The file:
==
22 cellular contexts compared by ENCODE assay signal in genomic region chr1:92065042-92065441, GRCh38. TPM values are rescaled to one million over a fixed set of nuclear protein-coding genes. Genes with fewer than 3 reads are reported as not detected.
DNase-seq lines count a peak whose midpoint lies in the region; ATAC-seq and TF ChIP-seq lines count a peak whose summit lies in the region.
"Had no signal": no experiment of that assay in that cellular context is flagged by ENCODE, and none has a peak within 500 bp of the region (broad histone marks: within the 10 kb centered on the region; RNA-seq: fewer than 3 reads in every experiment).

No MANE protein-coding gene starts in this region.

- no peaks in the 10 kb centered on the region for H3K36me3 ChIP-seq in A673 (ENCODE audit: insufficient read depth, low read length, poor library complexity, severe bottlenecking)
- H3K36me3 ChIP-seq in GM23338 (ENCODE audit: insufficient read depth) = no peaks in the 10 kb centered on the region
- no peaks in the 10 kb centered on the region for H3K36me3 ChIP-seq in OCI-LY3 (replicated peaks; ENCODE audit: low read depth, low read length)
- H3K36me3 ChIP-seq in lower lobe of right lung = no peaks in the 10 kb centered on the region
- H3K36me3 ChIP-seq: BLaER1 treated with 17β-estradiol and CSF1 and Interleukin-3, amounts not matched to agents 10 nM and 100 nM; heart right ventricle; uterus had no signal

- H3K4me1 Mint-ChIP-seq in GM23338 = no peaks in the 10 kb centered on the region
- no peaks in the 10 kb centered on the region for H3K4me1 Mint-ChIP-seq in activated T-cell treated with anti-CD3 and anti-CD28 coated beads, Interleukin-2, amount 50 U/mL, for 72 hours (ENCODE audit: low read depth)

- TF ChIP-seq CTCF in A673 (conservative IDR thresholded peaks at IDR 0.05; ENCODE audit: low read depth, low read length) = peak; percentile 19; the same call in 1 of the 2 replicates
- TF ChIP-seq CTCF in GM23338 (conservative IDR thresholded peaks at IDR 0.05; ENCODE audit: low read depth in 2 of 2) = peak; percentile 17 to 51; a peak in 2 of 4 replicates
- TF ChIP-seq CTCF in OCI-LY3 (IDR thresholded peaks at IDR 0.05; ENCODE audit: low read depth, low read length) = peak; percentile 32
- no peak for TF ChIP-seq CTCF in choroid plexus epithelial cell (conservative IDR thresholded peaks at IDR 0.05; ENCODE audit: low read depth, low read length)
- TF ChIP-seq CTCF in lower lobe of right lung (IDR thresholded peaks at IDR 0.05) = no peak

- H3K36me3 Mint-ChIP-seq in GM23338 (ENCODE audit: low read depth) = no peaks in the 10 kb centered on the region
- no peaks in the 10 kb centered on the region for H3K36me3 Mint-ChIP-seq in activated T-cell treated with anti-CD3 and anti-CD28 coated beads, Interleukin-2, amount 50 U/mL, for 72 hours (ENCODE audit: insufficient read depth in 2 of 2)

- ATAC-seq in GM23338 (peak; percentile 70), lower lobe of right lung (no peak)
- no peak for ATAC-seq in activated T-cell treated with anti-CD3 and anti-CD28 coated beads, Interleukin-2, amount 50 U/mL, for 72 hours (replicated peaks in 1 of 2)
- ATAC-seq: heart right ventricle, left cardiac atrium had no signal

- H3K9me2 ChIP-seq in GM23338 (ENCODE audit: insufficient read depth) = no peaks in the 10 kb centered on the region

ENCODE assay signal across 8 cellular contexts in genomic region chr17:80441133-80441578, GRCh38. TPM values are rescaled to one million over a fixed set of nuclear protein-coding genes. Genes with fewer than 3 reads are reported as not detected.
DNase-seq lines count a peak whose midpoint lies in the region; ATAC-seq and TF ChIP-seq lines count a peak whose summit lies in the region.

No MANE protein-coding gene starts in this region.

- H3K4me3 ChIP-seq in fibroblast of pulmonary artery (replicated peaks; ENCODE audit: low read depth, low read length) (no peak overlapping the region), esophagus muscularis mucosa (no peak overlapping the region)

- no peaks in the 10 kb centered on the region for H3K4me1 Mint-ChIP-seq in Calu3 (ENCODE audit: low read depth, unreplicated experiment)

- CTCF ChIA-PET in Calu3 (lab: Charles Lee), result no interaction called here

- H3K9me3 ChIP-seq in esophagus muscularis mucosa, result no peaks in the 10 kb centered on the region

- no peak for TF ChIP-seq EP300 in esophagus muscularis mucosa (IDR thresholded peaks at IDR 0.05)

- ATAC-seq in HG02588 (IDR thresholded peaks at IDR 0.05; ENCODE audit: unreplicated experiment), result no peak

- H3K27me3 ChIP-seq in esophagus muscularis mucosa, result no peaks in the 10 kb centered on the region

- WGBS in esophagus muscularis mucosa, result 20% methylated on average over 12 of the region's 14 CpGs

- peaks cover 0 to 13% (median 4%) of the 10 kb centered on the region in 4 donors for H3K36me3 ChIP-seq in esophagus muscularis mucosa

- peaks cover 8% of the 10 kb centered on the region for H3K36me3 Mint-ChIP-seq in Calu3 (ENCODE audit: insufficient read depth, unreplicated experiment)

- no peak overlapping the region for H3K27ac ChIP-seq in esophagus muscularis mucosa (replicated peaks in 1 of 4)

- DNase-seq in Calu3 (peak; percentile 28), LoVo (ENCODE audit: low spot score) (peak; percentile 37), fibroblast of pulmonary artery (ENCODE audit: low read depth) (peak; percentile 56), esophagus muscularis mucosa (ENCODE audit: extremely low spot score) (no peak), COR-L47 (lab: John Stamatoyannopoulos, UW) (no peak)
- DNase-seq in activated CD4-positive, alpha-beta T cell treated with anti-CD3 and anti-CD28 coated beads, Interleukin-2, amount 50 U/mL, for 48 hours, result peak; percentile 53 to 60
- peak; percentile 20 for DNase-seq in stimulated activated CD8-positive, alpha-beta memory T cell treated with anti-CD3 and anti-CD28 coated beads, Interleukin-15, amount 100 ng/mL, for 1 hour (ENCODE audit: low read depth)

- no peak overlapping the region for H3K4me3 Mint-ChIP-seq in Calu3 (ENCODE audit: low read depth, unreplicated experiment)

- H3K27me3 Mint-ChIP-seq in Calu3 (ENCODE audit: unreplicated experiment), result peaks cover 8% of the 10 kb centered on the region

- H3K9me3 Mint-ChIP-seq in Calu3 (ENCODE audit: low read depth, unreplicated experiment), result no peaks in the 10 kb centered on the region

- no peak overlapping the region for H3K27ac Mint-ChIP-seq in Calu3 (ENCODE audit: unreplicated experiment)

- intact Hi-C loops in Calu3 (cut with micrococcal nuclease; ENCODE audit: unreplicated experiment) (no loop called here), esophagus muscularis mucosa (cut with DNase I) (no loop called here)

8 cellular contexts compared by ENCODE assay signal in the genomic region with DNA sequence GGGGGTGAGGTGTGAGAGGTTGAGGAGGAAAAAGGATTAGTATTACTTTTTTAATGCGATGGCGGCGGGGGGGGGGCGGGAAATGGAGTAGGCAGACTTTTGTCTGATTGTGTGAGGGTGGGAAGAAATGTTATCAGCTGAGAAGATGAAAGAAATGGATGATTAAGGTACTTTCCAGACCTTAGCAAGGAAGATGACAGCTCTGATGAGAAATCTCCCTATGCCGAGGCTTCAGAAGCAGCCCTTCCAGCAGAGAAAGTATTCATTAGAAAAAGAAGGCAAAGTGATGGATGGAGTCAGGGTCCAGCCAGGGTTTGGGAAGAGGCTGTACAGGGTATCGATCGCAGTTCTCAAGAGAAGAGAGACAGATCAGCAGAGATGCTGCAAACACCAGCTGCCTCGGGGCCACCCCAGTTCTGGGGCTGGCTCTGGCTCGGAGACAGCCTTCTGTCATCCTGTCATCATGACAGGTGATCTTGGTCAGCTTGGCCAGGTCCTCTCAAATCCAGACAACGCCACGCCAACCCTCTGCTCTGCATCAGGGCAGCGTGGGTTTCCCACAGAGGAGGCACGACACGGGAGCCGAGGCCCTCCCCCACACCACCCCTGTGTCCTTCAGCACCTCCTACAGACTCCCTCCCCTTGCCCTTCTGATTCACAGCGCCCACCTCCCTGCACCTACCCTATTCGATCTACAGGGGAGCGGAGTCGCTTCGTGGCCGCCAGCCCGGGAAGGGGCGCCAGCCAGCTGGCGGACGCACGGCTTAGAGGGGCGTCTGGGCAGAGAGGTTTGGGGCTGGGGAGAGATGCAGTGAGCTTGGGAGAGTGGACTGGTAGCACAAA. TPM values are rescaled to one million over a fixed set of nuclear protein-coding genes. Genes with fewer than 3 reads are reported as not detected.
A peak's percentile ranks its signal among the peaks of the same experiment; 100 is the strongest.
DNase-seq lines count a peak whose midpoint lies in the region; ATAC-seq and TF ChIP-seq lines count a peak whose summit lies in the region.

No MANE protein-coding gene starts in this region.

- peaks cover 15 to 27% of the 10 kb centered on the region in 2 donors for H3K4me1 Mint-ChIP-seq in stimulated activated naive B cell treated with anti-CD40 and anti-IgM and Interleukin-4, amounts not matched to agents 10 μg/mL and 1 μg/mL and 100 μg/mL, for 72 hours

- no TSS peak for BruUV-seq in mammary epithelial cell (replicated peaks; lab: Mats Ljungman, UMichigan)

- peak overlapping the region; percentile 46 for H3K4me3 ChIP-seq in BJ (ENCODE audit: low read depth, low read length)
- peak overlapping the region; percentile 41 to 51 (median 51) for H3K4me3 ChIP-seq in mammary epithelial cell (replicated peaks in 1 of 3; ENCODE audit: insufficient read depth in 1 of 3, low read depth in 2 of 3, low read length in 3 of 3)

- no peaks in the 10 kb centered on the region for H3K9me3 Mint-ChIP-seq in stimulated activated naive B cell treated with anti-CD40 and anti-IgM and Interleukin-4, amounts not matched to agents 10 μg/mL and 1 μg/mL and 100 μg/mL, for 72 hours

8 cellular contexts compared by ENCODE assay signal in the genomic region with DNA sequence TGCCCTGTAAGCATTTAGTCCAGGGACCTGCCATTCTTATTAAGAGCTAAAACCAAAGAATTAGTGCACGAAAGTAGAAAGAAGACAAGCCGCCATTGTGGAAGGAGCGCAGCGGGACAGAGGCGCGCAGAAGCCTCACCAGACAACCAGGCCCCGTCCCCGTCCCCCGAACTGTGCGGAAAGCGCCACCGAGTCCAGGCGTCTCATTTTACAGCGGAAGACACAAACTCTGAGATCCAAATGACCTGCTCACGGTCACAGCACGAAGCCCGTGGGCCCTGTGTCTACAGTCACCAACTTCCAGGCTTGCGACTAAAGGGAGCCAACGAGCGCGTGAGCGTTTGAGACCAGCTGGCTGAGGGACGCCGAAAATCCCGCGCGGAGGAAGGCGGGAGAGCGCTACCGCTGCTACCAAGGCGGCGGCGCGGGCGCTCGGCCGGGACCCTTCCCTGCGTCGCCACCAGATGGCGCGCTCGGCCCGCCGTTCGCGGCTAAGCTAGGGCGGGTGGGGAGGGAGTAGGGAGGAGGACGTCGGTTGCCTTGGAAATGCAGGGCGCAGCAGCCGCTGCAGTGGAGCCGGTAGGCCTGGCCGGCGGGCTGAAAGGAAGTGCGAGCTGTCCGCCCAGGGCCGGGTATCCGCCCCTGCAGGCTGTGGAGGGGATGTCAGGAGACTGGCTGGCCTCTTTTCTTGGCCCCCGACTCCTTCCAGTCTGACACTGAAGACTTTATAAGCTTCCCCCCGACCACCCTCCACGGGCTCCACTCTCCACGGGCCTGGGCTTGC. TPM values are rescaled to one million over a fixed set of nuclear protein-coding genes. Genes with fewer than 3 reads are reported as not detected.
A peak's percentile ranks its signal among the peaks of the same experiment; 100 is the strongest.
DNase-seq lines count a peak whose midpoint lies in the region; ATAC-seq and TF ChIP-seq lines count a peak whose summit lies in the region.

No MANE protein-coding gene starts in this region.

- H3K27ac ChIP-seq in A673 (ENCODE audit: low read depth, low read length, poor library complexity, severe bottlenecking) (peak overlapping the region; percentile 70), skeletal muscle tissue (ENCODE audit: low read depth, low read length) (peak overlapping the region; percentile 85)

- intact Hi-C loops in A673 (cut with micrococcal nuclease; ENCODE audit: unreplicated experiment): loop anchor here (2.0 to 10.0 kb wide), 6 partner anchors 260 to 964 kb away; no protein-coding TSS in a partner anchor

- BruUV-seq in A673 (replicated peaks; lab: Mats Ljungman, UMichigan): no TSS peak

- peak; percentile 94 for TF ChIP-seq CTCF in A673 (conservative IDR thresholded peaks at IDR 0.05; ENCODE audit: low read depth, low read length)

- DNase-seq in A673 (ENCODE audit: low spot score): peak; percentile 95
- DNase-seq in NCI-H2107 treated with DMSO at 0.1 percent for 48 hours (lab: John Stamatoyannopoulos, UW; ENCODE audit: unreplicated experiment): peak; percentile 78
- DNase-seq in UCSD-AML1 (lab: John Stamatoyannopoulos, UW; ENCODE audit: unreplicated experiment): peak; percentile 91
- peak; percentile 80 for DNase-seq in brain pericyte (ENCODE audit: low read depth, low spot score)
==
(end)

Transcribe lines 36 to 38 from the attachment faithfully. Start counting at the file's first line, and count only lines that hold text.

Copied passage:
- no peak overlapping the region for H3K27ac ChIP-seq in esophagus muscularis mucosa (replicated peaks in 1 of 4)

- DNase-seq in Calu3 (peak; percentile 28), LoVo (ENCODE audit: low spot score) (peak; percentile 37), fibroblast of pulmonary artery (ENCODE audit: low read depth) (peak; percentile 56), esophagus muscularis mucosa (ENCODE audit: extremely low spot score) (no peak), COR-L47 (lab: John Stamatoyannopoulos, UW) (no peak)
- DNase-seq in activated CD4-positive, alpha-beta T cell treated with anti-CD3 and anti-CD28 coated beads, Interleukin-2, amount 50 U/mL, for 48 hours, result peak; percentile 53 to 60